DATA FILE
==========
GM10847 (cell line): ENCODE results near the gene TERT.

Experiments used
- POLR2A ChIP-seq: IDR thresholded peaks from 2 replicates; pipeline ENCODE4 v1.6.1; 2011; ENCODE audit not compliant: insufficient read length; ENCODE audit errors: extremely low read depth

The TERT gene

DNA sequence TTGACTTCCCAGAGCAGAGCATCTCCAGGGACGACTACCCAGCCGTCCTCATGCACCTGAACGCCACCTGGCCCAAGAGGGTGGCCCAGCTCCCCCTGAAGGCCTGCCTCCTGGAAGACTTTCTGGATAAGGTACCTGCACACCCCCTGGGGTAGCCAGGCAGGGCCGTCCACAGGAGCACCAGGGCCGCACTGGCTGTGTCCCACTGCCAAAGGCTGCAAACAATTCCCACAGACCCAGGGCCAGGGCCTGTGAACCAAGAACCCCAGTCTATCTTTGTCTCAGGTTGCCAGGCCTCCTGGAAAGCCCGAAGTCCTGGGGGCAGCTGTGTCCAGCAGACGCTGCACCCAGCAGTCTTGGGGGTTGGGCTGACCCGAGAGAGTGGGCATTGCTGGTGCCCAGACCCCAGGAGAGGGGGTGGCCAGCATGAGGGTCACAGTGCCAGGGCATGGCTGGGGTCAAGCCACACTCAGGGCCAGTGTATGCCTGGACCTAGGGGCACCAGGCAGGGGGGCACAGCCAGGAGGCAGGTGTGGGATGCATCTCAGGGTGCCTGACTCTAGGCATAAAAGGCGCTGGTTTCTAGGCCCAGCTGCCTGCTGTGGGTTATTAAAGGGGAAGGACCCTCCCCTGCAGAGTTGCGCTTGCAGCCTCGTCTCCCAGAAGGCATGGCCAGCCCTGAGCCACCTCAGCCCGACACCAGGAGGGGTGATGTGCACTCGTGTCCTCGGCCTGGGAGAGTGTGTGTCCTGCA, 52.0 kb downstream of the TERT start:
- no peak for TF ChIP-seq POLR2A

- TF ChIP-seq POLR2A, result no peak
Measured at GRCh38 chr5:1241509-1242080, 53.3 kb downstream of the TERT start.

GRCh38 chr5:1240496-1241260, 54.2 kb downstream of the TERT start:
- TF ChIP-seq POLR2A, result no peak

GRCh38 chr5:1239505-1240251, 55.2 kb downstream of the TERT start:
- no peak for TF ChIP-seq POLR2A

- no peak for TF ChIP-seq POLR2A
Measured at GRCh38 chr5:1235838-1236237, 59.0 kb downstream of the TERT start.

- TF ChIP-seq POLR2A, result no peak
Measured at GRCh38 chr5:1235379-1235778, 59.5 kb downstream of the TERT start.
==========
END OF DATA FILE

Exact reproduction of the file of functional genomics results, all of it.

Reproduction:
GM10847 (cell line): ENCODE results near the gene TERT.

Experiments used
- POLR2A ChIP-seq: IDR thresholded peaks from 2 replicates; pipeline ENCODE4 v1.6.1; 2011; ENCODE audit not compliant: insufficient read length; ENCODE audit errors: extremely low read depth

The TERT gene

DNA sequence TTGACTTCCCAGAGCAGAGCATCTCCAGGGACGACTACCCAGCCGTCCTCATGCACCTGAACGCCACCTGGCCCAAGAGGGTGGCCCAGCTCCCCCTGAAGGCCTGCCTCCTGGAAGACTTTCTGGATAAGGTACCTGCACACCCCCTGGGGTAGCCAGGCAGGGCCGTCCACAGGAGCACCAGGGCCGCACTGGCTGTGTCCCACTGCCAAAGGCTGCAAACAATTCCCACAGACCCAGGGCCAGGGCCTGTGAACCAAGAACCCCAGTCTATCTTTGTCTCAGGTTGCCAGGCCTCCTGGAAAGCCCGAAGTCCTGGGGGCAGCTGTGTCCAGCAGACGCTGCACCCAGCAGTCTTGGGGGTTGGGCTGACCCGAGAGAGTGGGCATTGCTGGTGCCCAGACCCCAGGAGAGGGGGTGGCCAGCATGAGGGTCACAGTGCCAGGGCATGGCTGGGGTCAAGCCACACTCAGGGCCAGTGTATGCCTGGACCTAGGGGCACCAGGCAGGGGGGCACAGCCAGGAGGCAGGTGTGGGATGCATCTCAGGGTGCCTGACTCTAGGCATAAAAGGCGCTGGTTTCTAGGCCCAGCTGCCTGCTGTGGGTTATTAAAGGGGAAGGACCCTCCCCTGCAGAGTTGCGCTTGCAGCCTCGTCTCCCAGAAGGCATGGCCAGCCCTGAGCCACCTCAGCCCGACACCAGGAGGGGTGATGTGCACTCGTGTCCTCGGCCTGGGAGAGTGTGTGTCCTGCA, 52.0 kb downstream of the TERT start:
- no peak for TF ChIP-seq POLR2A

- TF ChIP-seq POLR2A, result no peak
Measured at GRCh38 chr5:1241509-1242080, 53.3 kb downstream of the TERT start.

GRCh38 chr5:1240496-1241260, 54.2 kb downstream of the TERT start:
- TF ChIP-seq POLR2A, result no peak

GRCh38 chr5:1239505-1240251, 55.2 kb downstream of the TERT start:
- no peak for TF ChIP-seq POLR2A

- no peak for TF ChIP-seq POLR2A
Measured at GRCh38 chr5:1235838-1236237, 59.0 kb downstream of the TERT start.

- TF ChIP-seq POLR2A, result no peak
Measured at GRCh38 chr5:1235379-1235778, 59.5 kb downstream of the TERT start.